The Association between Reported Dietary Intake of Vitamin D and Cow’s Milk Proteins in the Development of Islet Autoimmunity (IA): The Diabetes Autoimmunity Study in the Young (DAISY)
Abstract Number: 1006-P
Authors: MELISSA SIMPSON, HEATHER BRADY, XIANG YIN, KATHY BARRIGA, MARIAN REWERS, JILL NORRIS, Aurora, CO
Institutions: Aurora, CO
Results: Vitamin D is hypothesized to be protective in type 1 diabetes (T1D) whereas cow’s milk protein is hypothesized to be diabetogenic. In the United States, dairy manufacturers are required to fortify fluid milk products with vitamin D, thus milk contains two factors with potentially opposite effects on diabetes risk. We investigated the association between vitamin D, protein from cow’s milk sources and the time to development of islet autoimmunity (IA) in children in DAISY.
DAISY follows children who either possess a higher risk HLA genotype or are a first degree relative of someone with type 1 diabetes for development of IA, which is defined as being positive for insulin, glutamic acid decarboxylase or IA-2 autoantibodies on at least two consecutive occasions and still positive or diabetic at last follow-up. Data on vitamin D and cow’s milk protein intake were collected annually starting at the age of 1, using a food frequency questionnaire. The reported data on vitamin D intake was associated with plasma 25,OH vitamin D (p=0.04) in a subcohort of 257 DAISY children, adjusting for season of blood draw and ethnicity. Of the 1785 children with complete dietary data, 57 children developed IA, after a mean follow-up of 4.6 years. Hazard ratios (HR) and 95% confidence intervals (CI) were calculated based on a standard deviation difference in nutrient intake. Nutrients were treated as time-varying to reflect changing intake during childhood. The vitamin D variable includes that from foods, fortification and supplements. The cow’s milk protein variable represents the sum of the protein (grams) from cow’s milk in foods and milk. We did not have a quantitative measure of intake during infancy; therefore we did not assess risk due to infant exposures.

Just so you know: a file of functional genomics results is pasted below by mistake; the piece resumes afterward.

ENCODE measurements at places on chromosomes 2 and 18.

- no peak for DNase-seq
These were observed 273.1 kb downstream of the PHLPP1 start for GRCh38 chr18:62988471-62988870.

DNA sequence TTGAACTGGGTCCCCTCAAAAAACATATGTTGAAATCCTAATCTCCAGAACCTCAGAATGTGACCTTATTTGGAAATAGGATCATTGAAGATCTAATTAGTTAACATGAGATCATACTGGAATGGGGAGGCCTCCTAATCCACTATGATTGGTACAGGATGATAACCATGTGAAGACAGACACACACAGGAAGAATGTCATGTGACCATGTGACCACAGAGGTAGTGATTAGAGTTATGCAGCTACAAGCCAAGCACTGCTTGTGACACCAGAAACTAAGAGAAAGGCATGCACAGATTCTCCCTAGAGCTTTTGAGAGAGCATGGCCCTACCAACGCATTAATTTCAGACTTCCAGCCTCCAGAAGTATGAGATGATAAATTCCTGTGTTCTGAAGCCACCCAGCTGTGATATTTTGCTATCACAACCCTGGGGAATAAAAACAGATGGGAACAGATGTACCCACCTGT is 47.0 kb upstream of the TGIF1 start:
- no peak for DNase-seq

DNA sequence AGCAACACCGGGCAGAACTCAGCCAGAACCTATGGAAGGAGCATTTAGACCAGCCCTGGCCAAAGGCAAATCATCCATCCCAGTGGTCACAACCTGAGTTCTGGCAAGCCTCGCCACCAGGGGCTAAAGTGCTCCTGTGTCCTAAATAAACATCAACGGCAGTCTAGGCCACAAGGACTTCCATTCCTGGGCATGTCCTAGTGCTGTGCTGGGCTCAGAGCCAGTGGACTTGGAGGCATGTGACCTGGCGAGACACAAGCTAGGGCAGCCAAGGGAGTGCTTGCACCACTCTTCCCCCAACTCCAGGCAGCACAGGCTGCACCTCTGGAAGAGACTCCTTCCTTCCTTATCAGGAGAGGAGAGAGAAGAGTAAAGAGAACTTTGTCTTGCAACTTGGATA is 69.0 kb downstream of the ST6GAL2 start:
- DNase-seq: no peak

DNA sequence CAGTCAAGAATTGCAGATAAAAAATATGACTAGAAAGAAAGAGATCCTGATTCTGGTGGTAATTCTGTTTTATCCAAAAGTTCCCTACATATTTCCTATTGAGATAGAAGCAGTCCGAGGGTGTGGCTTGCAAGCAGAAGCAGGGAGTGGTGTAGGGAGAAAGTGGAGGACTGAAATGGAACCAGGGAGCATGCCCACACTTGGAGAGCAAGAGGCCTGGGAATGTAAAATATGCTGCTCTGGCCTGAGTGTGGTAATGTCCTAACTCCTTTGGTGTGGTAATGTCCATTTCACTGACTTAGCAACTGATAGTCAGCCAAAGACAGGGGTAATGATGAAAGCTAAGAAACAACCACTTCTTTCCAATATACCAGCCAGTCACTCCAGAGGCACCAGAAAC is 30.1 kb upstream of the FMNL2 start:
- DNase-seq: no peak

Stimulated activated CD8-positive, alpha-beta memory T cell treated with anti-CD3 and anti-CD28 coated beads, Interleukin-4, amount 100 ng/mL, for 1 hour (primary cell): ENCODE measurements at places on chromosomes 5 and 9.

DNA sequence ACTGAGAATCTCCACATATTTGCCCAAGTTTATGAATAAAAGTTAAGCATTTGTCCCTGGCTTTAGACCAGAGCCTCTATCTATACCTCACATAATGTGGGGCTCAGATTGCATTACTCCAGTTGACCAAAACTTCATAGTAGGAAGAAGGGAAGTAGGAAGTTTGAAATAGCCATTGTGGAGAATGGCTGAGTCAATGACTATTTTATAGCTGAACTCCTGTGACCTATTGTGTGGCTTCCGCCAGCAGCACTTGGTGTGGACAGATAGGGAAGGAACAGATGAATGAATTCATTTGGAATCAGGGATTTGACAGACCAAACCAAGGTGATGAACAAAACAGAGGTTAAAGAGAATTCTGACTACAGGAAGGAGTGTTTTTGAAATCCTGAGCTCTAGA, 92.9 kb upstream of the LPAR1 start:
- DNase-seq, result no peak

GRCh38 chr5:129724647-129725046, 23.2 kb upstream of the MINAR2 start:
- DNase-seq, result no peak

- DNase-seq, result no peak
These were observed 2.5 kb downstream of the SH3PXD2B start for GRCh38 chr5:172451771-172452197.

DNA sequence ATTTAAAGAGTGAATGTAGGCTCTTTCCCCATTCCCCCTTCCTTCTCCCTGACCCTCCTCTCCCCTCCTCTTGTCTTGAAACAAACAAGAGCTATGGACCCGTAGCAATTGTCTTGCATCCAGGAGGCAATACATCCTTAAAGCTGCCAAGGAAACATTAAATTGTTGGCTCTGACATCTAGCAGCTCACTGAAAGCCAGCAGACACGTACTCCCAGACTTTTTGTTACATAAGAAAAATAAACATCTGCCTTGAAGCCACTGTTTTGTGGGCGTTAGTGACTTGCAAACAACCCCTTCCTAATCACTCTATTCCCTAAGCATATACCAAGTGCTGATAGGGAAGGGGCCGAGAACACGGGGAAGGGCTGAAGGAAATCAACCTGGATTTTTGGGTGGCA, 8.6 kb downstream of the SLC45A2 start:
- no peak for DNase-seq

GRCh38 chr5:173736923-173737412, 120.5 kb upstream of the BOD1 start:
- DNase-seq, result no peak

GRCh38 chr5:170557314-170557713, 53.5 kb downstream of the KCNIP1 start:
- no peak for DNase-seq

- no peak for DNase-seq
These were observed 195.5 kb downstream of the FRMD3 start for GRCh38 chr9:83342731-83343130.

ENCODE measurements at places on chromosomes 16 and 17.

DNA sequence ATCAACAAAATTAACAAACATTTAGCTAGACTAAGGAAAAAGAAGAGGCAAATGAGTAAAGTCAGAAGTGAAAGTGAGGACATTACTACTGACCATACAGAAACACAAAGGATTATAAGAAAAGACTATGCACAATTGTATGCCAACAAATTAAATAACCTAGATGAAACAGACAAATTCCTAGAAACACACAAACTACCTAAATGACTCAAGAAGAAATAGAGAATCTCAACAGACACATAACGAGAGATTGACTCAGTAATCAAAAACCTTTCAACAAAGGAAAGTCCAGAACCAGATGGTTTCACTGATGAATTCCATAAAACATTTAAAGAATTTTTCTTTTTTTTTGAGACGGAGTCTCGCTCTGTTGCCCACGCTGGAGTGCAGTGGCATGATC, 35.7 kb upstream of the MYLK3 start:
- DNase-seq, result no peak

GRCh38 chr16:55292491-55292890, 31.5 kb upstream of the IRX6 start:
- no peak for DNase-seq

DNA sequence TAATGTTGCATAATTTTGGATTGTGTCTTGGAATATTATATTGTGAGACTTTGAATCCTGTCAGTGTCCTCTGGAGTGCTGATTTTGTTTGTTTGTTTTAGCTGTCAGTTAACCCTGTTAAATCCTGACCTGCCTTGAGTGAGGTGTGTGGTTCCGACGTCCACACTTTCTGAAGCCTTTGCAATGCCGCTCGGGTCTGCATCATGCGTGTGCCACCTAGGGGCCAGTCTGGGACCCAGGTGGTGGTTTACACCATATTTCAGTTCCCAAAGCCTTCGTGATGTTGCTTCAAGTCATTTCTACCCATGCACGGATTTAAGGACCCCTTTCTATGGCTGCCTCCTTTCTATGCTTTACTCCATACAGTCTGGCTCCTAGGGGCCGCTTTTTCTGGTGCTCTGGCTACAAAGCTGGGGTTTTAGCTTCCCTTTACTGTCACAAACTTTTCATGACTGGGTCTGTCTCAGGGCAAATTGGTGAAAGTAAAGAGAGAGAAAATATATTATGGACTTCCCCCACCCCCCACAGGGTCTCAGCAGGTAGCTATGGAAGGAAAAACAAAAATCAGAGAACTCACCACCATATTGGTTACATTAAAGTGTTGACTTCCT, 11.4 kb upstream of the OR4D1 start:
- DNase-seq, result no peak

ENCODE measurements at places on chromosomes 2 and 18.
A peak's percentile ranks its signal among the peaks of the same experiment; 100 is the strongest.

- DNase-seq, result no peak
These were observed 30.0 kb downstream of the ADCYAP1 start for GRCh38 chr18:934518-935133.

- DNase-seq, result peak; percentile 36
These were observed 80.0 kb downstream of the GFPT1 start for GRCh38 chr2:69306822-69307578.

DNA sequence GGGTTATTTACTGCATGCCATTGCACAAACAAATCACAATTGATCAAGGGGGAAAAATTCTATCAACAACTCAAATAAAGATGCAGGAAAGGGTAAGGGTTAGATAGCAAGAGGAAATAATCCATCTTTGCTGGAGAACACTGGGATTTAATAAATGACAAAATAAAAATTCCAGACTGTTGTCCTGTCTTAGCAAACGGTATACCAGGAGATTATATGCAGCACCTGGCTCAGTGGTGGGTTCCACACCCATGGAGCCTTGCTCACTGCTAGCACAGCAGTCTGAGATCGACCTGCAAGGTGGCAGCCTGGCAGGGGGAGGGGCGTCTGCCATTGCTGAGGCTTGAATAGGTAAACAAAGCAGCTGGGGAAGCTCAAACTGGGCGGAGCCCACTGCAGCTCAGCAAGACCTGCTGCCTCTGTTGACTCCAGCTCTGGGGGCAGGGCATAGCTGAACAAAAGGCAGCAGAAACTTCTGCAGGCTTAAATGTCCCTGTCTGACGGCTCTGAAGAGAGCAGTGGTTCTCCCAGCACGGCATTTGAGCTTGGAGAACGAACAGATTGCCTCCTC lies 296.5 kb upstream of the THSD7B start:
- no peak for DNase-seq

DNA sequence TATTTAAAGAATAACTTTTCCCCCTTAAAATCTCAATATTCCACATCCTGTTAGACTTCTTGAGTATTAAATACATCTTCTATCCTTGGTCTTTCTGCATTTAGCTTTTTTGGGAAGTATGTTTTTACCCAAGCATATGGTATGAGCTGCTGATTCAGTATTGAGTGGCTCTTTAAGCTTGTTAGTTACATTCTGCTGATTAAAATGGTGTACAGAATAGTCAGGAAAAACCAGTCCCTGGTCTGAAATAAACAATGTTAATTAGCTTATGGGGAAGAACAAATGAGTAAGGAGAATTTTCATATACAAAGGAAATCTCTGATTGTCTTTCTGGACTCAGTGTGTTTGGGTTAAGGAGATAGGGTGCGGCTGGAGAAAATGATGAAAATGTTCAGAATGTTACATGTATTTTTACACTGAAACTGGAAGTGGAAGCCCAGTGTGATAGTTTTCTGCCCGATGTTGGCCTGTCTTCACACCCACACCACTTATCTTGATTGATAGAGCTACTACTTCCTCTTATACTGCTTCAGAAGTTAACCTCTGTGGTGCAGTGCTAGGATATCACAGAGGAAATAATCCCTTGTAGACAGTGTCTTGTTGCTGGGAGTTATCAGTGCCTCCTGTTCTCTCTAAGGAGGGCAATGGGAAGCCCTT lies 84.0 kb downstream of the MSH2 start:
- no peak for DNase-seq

After adjusting for caloric intake, intake of polyunsaturated fatty acids, having a first degree relative with T1D, and HLA-DR3/4 status, we found that higher cow’s milk protein intake (HR:1.37 (CI: 1.07 - 1.74) and lower vitamin D intake (HR: 0.71, CI: 0.50 - 0.99) are significantly associated with the risk for IA. Neither cow’s milk protein nor vitamin D was associated with IA without the other in the model, suggesting that accounting for one is necessary to see the effect of the other.
These results suggest that cow’s milk protein and vitamin D are associated with IA, albeit in opposite directions, alluding to the complexity of the role that cow’s milk may have in IA risk.